I’ve been purposely ignoring the blog while trying to organize and compartmentalize the projects that I hope to get done in some type of parallel processing.
But couldn’t resist this article in the NY Times about the actors at the American Girl store.
And also, to document that I am, for the first time, watching the Twin Peaks series. Yes, for the first time. Yes, it’s just shockingly good (especially the taut beauty and weirdness of Season 1), and I can’t believe it was on network TV. We’re hitting the point of Season 2 where apparently things go kind of bad for a little while, but are committed to pushing through to the end.
I want to take a moment (as I begin a writing project of my own) to note my particular fondness for the character of Bobby Briggs’ father, Major Garland Briggs (played by Don S. Davis).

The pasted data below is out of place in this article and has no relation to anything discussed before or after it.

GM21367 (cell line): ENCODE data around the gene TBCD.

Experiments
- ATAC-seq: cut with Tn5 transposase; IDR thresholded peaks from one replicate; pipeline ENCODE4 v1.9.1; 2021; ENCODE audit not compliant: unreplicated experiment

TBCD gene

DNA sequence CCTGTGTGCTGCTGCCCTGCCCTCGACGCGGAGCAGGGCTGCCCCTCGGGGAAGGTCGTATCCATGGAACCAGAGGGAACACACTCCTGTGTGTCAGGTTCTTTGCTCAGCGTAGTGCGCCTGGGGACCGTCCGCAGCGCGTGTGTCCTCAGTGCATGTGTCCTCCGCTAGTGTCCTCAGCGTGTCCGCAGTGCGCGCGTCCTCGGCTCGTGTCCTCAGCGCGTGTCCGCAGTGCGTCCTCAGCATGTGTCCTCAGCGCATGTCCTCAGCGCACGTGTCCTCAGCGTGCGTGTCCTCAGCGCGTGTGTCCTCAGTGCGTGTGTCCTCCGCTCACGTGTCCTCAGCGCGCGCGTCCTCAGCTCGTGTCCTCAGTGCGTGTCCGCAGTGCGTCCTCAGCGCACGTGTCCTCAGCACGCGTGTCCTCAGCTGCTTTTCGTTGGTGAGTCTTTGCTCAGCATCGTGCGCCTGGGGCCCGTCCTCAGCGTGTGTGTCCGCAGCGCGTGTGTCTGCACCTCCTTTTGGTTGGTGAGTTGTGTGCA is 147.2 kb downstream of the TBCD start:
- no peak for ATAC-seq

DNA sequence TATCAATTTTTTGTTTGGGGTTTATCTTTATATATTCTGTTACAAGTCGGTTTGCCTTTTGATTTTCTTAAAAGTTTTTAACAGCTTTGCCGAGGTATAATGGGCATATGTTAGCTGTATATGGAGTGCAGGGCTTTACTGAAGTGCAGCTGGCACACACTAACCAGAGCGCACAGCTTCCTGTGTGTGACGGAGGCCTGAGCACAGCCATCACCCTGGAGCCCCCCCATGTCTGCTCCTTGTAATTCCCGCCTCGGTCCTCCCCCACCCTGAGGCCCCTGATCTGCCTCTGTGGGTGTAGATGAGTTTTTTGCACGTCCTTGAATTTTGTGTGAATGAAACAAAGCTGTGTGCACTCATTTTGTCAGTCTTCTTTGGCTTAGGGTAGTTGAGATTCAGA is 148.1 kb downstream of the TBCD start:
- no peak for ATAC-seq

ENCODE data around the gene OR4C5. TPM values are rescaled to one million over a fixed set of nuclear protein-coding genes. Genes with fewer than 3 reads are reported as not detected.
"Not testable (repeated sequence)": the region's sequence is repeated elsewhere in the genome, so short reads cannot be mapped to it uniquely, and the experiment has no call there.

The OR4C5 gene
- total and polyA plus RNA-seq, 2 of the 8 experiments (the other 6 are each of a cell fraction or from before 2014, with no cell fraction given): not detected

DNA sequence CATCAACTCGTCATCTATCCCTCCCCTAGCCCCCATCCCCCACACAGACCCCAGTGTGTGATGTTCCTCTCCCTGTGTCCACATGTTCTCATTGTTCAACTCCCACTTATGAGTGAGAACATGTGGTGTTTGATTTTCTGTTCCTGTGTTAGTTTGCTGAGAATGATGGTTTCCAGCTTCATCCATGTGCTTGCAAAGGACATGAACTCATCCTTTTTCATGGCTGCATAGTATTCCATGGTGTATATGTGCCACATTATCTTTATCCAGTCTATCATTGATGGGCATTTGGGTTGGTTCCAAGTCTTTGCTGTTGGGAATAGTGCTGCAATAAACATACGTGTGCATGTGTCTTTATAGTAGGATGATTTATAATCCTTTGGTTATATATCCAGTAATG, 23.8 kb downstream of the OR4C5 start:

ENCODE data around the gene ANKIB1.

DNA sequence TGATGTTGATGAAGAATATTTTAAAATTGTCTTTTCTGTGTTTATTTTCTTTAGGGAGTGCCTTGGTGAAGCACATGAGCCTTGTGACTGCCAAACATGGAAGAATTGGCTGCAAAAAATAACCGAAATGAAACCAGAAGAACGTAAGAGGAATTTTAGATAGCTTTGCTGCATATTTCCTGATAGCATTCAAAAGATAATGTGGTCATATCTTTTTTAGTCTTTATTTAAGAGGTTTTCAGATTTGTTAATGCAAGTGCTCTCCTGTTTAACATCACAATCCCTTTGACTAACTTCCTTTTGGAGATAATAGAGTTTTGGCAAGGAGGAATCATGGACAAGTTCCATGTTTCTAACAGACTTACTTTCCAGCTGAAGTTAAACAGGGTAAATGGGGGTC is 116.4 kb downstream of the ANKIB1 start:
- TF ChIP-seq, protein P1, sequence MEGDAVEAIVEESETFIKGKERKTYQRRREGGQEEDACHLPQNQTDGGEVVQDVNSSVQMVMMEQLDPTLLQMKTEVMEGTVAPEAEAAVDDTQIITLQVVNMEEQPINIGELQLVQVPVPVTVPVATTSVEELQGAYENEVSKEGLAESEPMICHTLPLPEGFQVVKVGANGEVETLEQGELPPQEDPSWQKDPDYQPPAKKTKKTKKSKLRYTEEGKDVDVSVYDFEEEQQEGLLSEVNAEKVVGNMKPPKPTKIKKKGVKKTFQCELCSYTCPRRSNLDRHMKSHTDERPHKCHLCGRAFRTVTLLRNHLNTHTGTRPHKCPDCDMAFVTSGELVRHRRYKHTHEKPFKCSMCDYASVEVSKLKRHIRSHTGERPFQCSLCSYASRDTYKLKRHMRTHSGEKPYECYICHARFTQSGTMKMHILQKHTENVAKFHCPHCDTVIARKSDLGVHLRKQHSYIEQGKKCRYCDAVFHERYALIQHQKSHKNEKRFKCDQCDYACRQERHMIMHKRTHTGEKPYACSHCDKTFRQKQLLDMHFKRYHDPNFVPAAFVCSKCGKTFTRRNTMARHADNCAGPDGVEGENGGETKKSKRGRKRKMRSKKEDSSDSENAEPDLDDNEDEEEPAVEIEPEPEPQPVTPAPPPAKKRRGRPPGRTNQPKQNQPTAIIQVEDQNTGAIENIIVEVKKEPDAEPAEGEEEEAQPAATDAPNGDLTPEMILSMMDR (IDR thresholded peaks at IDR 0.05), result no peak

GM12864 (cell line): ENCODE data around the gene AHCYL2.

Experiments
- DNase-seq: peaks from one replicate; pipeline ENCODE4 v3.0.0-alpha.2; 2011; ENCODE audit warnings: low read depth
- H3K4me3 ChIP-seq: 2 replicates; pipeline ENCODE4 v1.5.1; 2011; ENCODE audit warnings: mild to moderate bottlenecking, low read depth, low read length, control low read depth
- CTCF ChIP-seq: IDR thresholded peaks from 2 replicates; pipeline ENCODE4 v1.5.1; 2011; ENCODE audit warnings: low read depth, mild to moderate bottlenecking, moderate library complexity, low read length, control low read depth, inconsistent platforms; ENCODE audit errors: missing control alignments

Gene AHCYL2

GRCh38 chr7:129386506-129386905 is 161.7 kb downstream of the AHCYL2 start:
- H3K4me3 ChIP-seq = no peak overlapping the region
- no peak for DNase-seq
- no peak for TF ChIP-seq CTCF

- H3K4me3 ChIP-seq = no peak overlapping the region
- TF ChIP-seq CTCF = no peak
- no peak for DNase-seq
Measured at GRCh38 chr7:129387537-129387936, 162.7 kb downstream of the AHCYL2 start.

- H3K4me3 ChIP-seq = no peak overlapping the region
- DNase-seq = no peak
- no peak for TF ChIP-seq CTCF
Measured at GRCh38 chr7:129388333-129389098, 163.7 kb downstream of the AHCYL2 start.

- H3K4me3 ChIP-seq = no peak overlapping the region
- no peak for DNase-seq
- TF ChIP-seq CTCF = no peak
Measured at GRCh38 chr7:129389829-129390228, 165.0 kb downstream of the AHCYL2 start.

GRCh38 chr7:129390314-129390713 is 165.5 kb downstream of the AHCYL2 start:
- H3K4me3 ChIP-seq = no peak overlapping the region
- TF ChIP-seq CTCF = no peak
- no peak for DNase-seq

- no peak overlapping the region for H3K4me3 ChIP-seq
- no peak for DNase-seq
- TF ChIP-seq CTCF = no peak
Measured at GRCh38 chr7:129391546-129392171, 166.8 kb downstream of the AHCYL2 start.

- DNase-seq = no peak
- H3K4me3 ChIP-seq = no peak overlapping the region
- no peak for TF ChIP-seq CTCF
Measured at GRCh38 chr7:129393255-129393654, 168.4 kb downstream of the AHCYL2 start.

Our expectations for this character get established immediately: he’s thorougly military in bearing, portly, white, middle-aged, with a classified job and a hunky high school son in the throes of obnoxious petulant rebellion.
Almost as instantly, our expectations are turned inside out: he turns out to be the most sensitive, enlightened, dare I say saintly, characters in Twin Peaks–articulate about expressing his feelings, speaking with highly literary precision and a depth of sincere empathy few of us will ever encounter.
It’s a particularly hilarious the set up and punch line establishing a character, and every time he comes on screen, I’m delighted.
It goes without saying that I’m planning to steal him, figuratively.